j b 200 wrote:
Well the blurb for book 6 of Tyrant's Grasp includes the line end the threat he now poses to the world...so maybe not?
So I reread the end times section and no outside entities are ever mentioned.
It then goes on to say that the gods that will attempt to heal the wound will get obliterated by entropy.
So now I see the other "divine destroyer" as the wound, or pure entropy.
Even without the LHfB threat the spire piercing the bubble creates irreparable damage to the foundation and stability of the multiverse and beyond. The spire keeps growing to infinity, the breach becomes some sort of nexus super maelstrom as numerous planes bleed into each other, a large number of gods and outsiders would war as their borders broke, etc.
So I didn't interpret this as Rovagug battling the LHfB but the spire itself, as in that if none of the current gods can stop its growth from piercing the bubble then they'll let Rovagug have a shot at it.
the nerve-eater of Zur-en-Aarh wrote:
Even the AP doesn't give you any way to research it. It's a completely arbitrary location of Baba Yaga's own choosing.
In Reign of Winter it's explained to the PCs what it means. But outside of that it seems basically impossible to make it work if you were random adventurers that didn't go on that AP.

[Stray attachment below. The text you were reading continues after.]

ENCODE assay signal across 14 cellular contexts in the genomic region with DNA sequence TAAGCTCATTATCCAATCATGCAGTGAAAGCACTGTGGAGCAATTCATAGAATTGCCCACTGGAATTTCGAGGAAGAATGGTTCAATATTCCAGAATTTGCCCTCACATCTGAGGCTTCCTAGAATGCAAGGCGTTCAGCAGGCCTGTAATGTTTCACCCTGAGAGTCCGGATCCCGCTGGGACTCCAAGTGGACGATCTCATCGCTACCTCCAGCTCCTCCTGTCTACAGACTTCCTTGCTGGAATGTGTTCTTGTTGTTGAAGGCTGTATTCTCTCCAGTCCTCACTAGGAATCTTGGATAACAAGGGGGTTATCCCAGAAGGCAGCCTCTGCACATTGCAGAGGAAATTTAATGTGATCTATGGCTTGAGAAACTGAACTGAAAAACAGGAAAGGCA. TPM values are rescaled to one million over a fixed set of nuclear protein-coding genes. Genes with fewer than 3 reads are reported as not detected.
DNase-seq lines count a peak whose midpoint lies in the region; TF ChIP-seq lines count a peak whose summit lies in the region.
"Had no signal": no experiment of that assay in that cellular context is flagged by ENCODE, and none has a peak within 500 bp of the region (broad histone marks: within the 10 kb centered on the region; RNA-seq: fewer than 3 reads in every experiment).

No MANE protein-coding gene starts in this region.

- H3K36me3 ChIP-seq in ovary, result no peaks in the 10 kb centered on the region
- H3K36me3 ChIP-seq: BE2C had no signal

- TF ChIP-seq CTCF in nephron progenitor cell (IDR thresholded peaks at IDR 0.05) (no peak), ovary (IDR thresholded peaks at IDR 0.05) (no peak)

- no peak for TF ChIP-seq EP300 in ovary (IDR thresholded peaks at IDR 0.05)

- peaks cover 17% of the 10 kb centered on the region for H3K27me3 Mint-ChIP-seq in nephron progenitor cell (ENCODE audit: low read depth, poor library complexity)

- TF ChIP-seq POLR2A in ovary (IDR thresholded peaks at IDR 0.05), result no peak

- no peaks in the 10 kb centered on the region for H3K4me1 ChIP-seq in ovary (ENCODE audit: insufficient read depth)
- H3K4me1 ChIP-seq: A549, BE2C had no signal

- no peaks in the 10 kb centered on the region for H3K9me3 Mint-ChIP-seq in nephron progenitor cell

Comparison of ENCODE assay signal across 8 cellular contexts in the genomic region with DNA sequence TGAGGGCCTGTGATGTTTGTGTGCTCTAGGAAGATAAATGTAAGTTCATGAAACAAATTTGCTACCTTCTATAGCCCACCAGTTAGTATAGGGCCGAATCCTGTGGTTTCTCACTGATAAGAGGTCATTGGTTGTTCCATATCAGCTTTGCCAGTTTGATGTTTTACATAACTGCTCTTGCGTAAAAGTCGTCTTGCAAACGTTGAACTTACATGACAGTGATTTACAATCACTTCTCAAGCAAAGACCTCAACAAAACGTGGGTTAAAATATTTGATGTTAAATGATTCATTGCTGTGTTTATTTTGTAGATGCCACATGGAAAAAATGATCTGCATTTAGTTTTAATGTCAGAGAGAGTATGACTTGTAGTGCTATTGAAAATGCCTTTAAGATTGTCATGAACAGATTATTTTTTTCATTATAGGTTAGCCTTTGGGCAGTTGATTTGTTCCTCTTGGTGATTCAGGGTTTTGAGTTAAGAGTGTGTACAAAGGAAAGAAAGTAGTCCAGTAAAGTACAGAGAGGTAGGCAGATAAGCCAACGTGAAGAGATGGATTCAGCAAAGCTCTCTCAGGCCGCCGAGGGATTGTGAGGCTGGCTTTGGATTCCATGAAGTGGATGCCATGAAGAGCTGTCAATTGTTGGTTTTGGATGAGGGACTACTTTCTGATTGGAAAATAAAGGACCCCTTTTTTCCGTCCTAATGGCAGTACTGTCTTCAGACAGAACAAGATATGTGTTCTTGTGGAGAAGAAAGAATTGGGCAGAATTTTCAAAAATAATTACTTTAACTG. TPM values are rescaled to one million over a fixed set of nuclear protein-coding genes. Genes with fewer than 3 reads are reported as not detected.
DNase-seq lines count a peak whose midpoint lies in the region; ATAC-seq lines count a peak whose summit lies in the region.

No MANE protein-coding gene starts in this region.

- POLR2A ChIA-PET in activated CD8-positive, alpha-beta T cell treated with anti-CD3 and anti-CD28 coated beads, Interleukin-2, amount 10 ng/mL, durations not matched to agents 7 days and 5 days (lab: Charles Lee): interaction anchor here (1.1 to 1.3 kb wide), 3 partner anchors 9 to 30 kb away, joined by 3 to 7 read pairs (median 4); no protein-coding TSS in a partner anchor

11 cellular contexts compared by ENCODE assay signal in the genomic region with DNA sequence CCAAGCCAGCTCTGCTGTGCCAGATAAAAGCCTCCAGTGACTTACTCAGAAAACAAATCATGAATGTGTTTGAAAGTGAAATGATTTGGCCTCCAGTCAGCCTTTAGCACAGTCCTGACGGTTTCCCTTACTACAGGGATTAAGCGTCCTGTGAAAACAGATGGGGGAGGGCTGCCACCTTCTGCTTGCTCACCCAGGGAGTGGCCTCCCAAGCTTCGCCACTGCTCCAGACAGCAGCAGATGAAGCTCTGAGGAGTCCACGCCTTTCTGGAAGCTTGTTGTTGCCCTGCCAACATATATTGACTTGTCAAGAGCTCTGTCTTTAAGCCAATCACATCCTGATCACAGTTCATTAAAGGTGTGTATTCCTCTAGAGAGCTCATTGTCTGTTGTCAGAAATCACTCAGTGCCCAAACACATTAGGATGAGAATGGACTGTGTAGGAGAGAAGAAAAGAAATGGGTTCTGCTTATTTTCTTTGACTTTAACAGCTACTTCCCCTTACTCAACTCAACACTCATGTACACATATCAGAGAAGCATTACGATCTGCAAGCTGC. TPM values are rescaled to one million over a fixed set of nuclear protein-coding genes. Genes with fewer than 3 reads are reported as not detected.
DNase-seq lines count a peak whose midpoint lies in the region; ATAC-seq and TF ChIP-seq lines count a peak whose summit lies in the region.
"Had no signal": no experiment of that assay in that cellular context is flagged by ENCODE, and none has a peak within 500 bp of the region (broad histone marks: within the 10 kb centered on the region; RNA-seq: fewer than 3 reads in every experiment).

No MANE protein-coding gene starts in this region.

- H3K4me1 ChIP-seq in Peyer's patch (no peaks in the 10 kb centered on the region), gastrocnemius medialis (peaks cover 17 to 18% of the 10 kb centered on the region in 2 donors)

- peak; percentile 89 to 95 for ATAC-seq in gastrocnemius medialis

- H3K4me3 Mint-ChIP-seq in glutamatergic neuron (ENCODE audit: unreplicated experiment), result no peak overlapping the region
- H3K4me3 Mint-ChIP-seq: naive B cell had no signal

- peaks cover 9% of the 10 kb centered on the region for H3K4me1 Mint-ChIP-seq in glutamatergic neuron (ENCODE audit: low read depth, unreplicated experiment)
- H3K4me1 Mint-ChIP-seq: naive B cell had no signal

Kitty Catoblepas wrote:
Many societies consider inaction to be evil - e.g. child neglect, elder neglect, not reporting a fire, etc.
The Bellflower Network's agents are called Tillers.
These guys maintain the image of being slackjawed yokel slaves whilst going about underground railroad operations.
Because the real crux of this is in order to "win" you basically have to bully the GM into letting you win.In the Archon category alone, there's at least 25 other empyreal lords capable of wishes, miracles, time stops, etc., each with their own innumerable forces, each with their own mythic characters to throw at you.
You either lose when initiative is rolled, or the GM lets you become Simon from TTGL.
Apparently commoners are treated as monsters and only get average hp, so the beggar only has 4hp.http://paizo.com/pathfinderRPG/prd/npcCodex/npc/commoner.html
So in the Malazan book series (which is based on the author's D&D campaign) the empress and other high profile people carry otataral which is the antimagic equivalent of kryptonite. The empress herself is a high level monk or brawler that crushes magical assassins that warp in and find themselves depowered.
Can someone clarify if buffing right before a save against the onset of a disease, or temporary negative level can be done?
I recently heard the argument that you'd need to have those sort of effects in place for the duration of time leading up to the save for it to count, so a Bear's Endurance would need to last 24 hours to work for a save against a disease for a 1 day onset.
Is this correct?
I'm pretty sure it's called Sudden Charge for a reason. They're charging "faster", everyone else probably gets to charge as a full round (or 3 actions).